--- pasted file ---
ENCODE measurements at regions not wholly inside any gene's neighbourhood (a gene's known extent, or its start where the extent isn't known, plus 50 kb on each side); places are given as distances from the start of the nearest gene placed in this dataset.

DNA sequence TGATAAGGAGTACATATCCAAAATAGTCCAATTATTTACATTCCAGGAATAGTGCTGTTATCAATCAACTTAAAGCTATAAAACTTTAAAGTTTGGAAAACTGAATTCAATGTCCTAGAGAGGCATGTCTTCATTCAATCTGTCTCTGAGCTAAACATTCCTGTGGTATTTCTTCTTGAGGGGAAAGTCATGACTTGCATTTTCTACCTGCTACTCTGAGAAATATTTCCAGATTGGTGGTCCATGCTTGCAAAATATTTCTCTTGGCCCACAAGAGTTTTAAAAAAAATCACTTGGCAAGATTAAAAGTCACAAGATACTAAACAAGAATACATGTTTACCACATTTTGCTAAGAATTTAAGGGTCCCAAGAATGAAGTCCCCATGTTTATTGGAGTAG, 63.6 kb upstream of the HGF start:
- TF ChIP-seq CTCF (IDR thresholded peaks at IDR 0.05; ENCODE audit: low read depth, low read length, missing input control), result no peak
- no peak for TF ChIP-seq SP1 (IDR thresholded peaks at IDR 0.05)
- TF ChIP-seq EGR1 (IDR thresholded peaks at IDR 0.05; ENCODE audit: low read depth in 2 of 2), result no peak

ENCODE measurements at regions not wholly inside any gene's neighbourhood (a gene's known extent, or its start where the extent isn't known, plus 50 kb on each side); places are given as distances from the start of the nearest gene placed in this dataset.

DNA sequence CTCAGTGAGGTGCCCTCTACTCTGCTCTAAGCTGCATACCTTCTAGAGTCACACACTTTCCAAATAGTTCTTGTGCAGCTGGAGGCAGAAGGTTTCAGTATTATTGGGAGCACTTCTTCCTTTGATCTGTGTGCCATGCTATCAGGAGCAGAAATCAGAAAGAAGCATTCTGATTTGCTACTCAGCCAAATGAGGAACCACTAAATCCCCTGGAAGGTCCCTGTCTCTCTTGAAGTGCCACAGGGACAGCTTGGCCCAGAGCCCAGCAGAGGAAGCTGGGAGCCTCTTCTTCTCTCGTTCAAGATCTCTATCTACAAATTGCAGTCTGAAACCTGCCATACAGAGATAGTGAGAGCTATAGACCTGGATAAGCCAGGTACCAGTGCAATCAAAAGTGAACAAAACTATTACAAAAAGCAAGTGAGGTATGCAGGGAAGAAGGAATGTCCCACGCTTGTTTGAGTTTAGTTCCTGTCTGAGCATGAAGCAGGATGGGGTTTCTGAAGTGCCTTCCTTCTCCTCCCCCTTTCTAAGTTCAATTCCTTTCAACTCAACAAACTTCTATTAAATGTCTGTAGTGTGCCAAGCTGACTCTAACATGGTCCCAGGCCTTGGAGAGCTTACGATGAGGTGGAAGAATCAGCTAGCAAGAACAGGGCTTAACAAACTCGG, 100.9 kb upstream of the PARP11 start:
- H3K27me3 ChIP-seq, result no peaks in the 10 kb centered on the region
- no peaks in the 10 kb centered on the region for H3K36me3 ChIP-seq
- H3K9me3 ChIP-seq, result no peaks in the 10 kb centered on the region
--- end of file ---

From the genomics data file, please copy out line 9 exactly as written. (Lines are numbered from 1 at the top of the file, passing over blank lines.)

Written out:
- no peaks in the 10 kb centered on the region for H3K36me3 ChIP-seq